SFA Insights: How much does a smart phone really email@example.com
In 2018, Apple sold more than 850,000 iPhones every day. Creating each one required upward of 20 individual raw materials, each supplied by at least 50 countries and each drawn from every continent on earth except Antarctica. So, if you are reading this on a smartphone, laptop or tablet, you are holding the end product of one of the longest and most complex supply chains in the world. Yet we know virtually nothing about it.
It is tempting to blame the complex web of secrecy and security that characterises modern business practices, and especially business practices in the developing world. There is also a fair argument to be made around the lukewarm embrace of additional scrutiny within mining and minerals sector itself. But when considering the long path that takes raw materials from the deep-red earths of Central Africa into the eager hands of consumers, the problem isn’t just transparency. It’s consistency.
Certification programmes around sustainability and sourcing are fairly commonplace for products like paper, textiles, coffee and chocolate, but raw materials have always been harder to certify due to exactly the complicating factors listed above. It is not for want of trying. More than 100 different certification standards have been created for raw materials, but each assesses a single mineral, process or region to an inconsistent standard. For Original Equipment Manufacturers (OEMs) creating complex products like electric vehicles or smartphones, a true guarantee of sustainability is a virtual impossibility using current standards.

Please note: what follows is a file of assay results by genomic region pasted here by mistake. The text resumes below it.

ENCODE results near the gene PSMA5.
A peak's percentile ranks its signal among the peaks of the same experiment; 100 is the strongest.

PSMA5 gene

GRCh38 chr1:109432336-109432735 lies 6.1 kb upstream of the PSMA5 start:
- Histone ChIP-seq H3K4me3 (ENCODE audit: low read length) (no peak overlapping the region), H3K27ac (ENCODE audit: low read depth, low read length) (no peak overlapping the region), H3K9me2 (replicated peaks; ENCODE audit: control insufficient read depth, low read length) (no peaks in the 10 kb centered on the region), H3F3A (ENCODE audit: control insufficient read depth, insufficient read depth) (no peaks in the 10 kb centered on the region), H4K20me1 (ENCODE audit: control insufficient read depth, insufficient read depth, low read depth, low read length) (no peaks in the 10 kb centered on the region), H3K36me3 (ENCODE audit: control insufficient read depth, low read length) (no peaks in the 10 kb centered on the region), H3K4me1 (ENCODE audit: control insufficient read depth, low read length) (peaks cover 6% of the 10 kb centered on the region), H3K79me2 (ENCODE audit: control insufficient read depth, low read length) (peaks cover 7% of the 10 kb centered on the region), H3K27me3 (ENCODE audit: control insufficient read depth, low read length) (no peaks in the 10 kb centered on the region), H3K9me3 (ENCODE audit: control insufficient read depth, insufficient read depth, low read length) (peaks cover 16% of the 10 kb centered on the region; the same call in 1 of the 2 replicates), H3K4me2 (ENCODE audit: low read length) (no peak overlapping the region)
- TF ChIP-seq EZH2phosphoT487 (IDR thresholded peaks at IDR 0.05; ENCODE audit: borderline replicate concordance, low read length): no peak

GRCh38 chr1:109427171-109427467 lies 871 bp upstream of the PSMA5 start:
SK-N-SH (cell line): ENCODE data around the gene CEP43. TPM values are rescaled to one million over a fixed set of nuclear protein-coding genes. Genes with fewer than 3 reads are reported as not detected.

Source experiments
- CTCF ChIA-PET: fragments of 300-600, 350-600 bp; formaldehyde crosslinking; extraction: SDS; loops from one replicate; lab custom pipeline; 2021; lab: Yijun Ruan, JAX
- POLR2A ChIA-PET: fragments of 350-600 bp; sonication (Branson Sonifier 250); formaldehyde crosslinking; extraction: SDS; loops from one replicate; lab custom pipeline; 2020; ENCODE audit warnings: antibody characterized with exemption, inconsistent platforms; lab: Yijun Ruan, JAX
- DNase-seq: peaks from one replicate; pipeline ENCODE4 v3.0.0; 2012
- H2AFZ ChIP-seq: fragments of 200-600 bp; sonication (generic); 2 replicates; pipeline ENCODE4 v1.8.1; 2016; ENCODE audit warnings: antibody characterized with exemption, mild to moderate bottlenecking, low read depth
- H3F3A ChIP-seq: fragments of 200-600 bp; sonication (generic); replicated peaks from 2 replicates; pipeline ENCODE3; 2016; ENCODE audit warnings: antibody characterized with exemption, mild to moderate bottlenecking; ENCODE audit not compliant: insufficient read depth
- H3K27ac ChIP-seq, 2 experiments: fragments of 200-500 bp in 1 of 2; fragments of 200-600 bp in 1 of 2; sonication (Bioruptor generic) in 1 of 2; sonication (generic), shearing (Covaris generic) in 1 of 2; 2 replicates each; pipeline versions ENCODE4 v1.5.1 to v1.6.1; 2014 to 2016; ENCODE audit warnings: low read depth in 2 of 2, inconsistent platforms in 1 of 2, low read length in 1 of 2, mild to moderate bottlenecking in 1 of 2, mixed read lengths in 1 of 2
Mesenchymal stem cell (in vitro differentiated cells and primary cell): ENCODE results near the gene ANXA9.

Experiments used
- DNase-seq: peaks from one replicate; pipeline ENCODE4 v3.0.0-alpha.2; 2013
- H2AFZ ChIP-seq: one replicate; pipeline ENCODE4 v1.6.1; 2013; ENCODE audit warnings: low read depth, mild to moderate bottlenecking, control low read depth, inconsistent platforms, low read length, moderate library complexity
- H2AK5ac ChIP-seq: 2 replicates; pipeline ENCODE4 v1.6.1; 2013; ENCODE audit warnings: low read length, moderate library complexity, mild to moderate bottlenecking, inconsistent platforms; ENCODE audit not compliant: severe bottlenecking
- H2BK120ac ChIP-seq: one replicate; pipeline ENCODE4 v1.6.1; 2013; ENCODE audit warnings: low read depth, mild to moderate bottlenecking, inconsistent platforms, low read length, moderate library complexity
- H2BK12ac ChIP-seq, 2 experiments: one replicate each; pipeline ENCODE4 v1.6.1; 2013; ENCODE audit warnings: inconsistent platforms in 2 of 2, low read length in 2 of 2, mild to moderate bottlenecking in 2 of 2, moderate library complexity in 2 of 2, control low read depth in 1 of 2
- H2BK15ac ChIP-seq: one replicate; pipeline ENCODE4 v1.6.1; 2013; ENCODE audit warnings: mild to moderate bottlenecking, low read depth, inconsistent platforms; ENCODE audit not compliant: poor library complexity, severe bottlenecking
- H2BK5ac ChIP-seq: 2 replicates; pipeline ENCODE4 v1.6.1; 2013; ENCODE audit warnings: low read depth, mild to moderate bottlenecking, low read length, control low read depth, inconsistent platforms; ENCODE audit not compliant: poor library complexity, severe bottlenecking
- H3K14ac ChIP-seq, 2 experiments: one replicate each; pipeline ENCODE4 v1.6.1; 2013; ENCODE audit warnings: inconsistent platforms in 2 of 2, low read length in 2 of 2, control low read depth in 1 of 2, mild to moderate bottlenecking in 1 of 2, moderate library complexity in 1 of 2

Earlier this year, Sans Frontières Associates was invited to attend a series of meetings on this very subject. Hosted on the banks of the Rhine and deep in the industrial heartland of Germany, we participated in discussions around transparency, sustainability and human rights in the raw materials industry. And where better? The extractive industry may bring Southern Africa, Chile and Australia to mind but formal mining and engineering activity, geological surveys and mineral exploration have been a central feature of the Ruhr for at least 300 years. So, the local raw-materials expertise in Eastern Germany cannot be over-emphasised!
In the months since, we have been working with a group of European business leaders, research and academic institutions, and international organisations to develop an international communications programme for a new universal certification standard which sets out to solve the problem of inconsistency and inefficiency.